Study Questions

To what extent did the implementation of indocrination allow for other techniques of dictatorship such as the use of force and terror or scapegoating to be effective?

In what ways did Nazi and Italian propaganda differ and how were these differences suited for their respective goals?


In Germany, the Hitler Youth was essential as Hitler believed that the future of Nazi Germany was in the hands of its children. Hitler Youth was created in the 1920s, and by 1936, its membership stood at 4 million members as it was all but compulsory to join the movement. The organization centered around 10 to 18 year olds, with males receiving preparation for the military service and the females being instilled with the necessary skills of motherhood. Besides the control of these after school movements, Hitler attempted to occupy the minds of Germany’s youth through the strict regulation of the education system. In order to effectively regulate the school system, Nazi officials inspected teachers to discern those who were disloyal to the fascist ideology as these individuals could potentially interfere with the Nazis perspective of the proponents of the education system. History and biology were two subjects that were sought to be vastly modified by the Nazis. While history was reworded to depict the glory of Germany, biology attempted to convey the sound nature of Aryan racial superiority. “Racial Instruction” began at the age of 6 as Hitler himself stated that “no boy or girl should leave school without complete knowledge of the necessity and meaning of blood purity”.

In Italy, Mussolini like Hitler believed in the strong regulation of the education system as he felt that Italian children were the Fascists of the future. The children were taught that the "great days" of modern Italy began with the March on Rome in 1922 and that Mussolini was the only man who could lead Italy back to greatness. In addition, they were greatly encouraged to join specific youth movements such as the Son of the She Wolf, Balilla, or Avanguardista depending on one's age group. Through these groups, males learned that fighting was commonplace, while females were taught that giving birth was natural. As such, males were expected to become soldiers, while females would become good mothers.


Starting as far back as 1933, the Nazi party began creating massive bonfires of books that disagreed with Nazi Doctrine or were written by authors to whom the Nazi leadership did not aprrove. This was soon followed by a revision of textbooks that so that only Nazi ideology was taught to the students, allowing for the Reich to indoctrinate the youth.

The German government also suppressed the freedom that of the press that had once existed, allowing for a greater control over the flow of information. Article 118 of the Weimar constitution stated that "Every German is entitled within the limits of the general law freely to express his opinions by word of mouth, writing, printing, pictorial representation, or otherwise. . .There is no censorship, but the law may otherwise provide as regards cinematographic performances. Legislative measures are also permitted for the purpose of combating base and pornographic publications . . ." This established framework for the rights of the media became infringed upon as Joseph Goebbels, Hitler's Minister of Propaganda and Popular Enlightenment, began to become dismantled as Hitler realized the importance of the media in controlling the masses.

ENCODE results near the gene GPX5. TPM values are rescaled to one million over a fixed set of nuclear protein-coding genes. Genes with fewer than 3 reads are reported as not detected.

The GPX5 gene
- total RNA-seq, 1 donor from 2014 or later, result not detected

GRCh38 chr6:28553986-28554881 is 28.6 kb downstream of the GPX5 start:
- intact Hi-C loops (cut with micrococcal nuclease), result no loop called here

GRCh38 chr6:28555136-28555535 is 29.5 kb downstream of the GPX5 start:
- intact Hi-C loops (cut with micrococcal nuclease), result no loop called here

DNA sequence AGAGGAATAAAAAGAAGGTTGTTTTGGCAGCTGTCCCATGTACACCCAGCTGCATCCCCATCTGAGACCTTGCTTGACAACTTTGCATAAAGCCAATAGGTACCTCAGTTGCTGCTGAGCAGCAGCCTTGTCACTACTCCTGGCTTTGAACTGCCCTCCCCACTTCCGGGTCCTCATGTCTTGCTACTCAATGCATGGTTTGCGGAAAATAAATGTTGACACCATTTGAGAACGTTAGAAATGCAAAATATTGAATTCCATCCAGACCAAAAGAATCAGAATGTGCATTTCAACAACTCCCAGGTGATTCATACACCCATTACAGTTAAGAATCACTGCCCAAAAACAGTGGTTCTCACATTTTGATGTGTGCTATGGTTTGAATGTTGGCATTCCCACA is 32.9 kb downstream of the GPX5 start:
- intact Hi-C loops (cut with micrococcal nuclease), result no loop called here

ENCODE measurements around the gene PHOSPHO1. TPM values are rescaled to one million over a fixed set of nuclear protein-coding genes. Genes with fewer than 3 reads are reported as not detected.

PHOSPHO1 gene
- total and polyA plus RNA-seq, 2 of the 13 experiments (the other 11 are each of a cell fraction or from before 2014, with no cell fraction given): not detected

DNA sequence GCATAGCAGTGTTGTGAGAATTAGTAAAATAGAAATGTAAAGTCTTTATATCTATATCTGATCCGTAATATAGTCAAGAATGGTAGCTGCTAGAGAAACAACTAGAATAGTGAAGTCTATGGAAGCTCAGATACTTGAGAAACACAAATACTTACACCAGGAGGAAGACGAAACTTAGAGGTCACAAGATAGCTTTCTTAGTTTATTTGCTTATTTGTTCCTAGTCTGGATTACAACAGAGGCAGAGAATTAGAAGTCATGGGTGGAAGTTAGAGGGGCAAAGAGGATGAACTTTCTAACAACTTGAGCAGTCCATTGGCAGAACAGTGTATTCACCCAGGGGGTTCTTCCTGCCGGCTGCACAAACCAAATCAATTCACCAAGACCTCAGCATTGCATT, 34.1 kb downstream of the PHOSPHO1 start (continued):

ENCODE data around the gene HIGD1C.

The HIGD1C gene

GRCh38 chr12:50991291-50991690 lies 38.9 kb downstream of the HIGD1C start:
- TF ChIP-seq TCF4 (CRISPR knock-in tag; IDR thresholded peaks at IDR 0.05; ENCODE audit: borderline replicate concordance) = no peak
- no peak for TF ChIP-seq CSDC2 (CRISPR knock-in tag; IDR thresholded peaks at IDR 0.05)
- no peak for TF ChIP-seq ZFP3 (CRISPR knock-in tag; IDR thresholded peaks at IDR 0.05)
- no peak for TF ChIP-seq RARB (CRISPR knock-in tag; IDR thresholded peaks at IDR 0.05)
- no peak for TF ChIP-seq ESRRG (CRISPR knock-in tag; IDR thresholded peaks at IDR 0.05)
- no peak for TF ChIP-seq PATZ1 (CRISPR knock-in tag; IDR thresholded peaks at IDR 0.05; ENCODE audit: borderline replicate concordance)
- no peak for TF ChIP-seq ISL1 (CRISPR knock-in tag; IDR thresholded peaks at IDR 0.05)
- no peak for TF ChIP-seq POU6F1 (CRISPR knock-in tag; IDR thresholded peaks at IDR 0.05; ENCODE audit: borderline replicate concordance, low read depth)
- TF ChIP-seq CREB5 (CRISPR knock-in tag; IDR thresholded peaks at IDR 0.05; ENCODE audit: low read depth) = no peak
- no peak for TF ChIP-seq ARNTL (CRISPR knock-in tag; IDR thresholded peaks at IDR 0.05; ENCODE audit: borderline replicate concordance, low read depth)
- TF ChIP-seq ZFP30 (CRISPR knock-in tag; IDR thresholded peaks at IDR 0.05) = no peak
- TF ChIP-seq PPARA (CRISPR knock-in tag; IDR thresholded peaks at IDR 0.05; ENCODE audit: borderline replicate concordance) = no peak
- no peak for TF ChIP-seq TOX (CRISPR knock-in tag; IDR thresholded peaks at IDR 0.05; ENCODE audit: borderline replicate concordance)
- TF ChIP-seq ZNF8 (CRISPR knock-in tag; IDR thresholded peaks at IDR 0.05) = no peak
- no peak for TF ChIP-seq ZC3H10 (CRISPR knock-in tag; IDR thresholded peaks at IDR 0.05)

Goebbels' notion of propaganda can be summarized by one of his more famous quotes:

“If you tell a lie big enough and keep repeating it, people will eventually come to believe it. The lie can be maintained only for such time as the State can shield the people from the political, economic and/or military consequences of the lie. It thus becomes vitally important for the State to use all of its powers to repress dissent, for the truth is the mortal enemy of the lie, and thus by extension, the truth is the greatest enemy of the State.”

Justin will complete. Soon~. Really.

Justin will complete. No really.

Directing Popular Discontent/Scapegoating
Melissa will complete. He LĨES!!!

Use of Force and Terror/Secret Police

In order to deal with the substantial number of Germans who did not support Hitler and the Nazis, a police state was created, where officials were able to arrest and detain people based solely on suspicion. The local police were required to create a list of individuals who could be potential “Enemies of the State”, and to pass this list on to the Gestapo. Controlled by Heinrich Himmler, the Gestapo’s sole purpose was to ensure that the German citizens behaved as they were told. In 1936, the Gestapo Law was passed, which allocated excessive power to the Gestapo, as its actions were now free from any review by courts of law. Those arrested by the police or Gestapo were taken into custody immediately and were often forcibly persuaded to sign a D-11 Form. Once such a form was signed, an individual had essentially agreed to be sent to prison. This provided the authorities with the power to send “disloyal” citizens to concentration camps where they would remain until it was believed they would behave in an acceptable manner once outside of prison. The conditions of these camps were intentionally appalling as the officials hoped that once released, a former prisoner would propagate the dreadful state of the camps thus serving as a deterrent towards individuals who posed a potential threat to the Nazis.

Melissa will complete. It's true, you can trust me...

Controlled Participation/Maintaining Perception of Legitimacy
Justin will complete. I mean it.

Mussolini’s Rivals: The Limits of the Personality Cult in Fascist Italy